A news report said that a World Bank team was in Guyana to discuss with officials the “adopting of modern legislation that will  allow customers to offer assets other than real estate as guarantees for loans.” This is welcome news. But this work has already been done.
In the mid 1990s a Canadian expert visited Guyana and examined our laws for the same purpose. He made several visits and spent several months on the project. He finally produced a report which is gathering dust on a shelf somewhere. It is not clear from the newspaper report if the authorities are aware of this report. 

All that is now required to adopt “modern legislation that will allow customers to offer assets other than real estate as guarantees for loans” is to locate the report, dust it off and present the legislation. I recall that along with the report, the expert had produced draft legislation.
The only securities recognized by our laws at the current time are mortgages, debentures for companies under the Companies Act and Bills of Sale use in relation to motor vehicles. The expansion of the range of movable property which can be used as security for loans will encourage more lending by the banks and greater investment in the economy.
At the same time the laws relating to land ownership and mortgages is archaic, rooted in Roman-Dutch concepts, and has long needed to be reviewed. They are blunt instruments, imposed at the time when the Dutch ruled Guyana. Even though some ‘modern’ elements were introduced, these were all done before the motor car was invented. 
Despite these problems, the steps now being taken to re-examine the issue of securities over movable property is important and urgent. Entrepreneurs, especially of small scale, are hobbled by the tightness of the credit market. I do not believe that it is the banks which do not want to lend. But many small scale investors do not own immovable property to offer as security and there are no laws by which movable property can be secured except Bills of Sale. Credit is sometimes given, secured by mortgages on movable property, but the mortgage is an unsuitable instrument for that purpose.
When necessity pressures the Government to be creative, it encounters little difficulty in doing so. Some years ago its housing drive was being adversely affected by the legal restrictions on lending by the New building Society by which the NBS could only lend on the security of a mortgage which meant that the borrower must have had a transport or would get one at the same time the mortgage is being passed. The New Building Society Act was amended to enable the NBS to lend on a letter by the Ministry of Housing allocating a house lot to the mortgagor.
The banks have huge reserves and I assume that they are anxious to put these sums at work. It improves their bottom line and benefits their shareholders. But they will only do so if their money, which is really our savings, is secure. If the variety of movable property subject to security can be expanded and the security is acceptable, then larger sums will be available for investment and the economy will grow.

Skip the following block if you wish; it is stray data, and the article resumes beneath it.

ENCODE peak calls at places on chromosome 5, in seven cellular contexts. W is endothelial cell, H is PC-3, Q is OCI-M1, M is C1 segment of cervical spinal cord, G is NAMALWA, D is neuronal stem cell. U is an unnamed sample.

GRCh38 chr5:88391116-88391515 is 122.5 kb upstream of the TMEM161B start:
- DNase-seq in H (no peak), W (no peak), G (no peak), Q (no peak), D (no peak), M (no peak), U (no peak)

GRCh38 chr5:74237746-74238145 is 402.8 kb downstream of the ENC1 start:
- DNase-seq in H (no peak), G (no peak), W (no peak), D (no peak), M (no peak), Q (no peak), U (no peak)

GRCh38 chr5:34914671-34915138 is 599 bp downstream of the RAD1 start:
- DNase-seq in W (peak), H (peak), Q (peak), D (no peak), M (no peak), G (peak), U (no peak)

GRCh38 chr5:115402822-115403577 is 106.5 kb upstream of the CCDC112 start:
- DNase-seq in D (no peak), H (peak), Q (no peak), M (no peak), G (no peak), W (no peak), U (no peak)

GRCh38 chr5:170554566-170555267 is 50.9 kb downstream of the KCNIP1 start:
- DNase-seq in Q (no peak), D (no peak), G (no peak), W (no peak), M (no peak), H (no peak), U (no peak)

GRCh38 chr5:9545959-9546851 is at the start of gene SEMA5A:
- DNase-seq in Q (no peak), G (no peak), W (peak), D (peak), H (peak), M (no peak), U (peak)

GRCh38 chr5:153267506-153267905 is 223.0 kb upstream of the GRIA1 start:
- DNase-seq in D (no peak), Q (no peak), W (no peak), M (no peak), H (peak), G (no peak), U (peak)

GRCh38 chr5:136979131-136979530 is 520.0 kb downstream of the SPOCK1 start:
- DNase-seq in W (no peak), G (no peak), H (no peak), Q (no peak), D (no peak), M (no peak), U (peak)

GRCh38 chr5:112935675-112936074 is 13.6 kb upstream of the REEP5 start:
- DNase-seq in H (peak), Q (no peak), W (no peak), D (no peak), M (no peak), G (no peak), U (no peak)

But the type of property which offers the greatest security is immovable property. The biggest land owner in Guyana is the State. 
The land owned by the State is the largest gold mine that exists in Guyana. If the capital locked up in these unused lands is released, Guyana would need no foreign assistance except of skills which are unavailable. As it is most of this land in the hands of the State is idle and offers no creative potential. The challenge is to put it to use and the question is how. 
It is the private sector, not the Government, which is the engine of growth. The greater the amount of fuel (lands) in the engine of growth, the faster would the engine drive. The more lands that are distributed, the greater would be the property available to offer to banks as security to borrow money to invest. It would be in the interest of Guyana for the State to sell off as much land as it can with an eye on the use of the land for development and investment purposes. There is more capital than Guyana needs in its State owned, unused and idle lands.
I believe that current policy favours the granting of leasehold rather than freehold titles of Government owned land, although transports have been given of small plots not exceeding fifty acres to farmers who have occupied them for a lengthy period. The granting of leasehold titles might be justified in certain circumstances, but the owners of leasehold  titles cannot acquire credit either at all or of any significant amount. 
There is the question of speculation which would be encouraged by large scale land distribution. While speculation is something to be avoided, the price of land would not go beyond its value no matter how much speculation there is. No one will buy. And it would be necessary to establish the true market value of land so that the banks will have an idea of how much to lend. With land title in hand, the investor can then go to the bank and secure a loan to invest. The distribution of land will not increase, but will reduce its value, because more will be available.
Forever locking away lands in the hands of the State is locking away a resource which can help to transform Guyana. (

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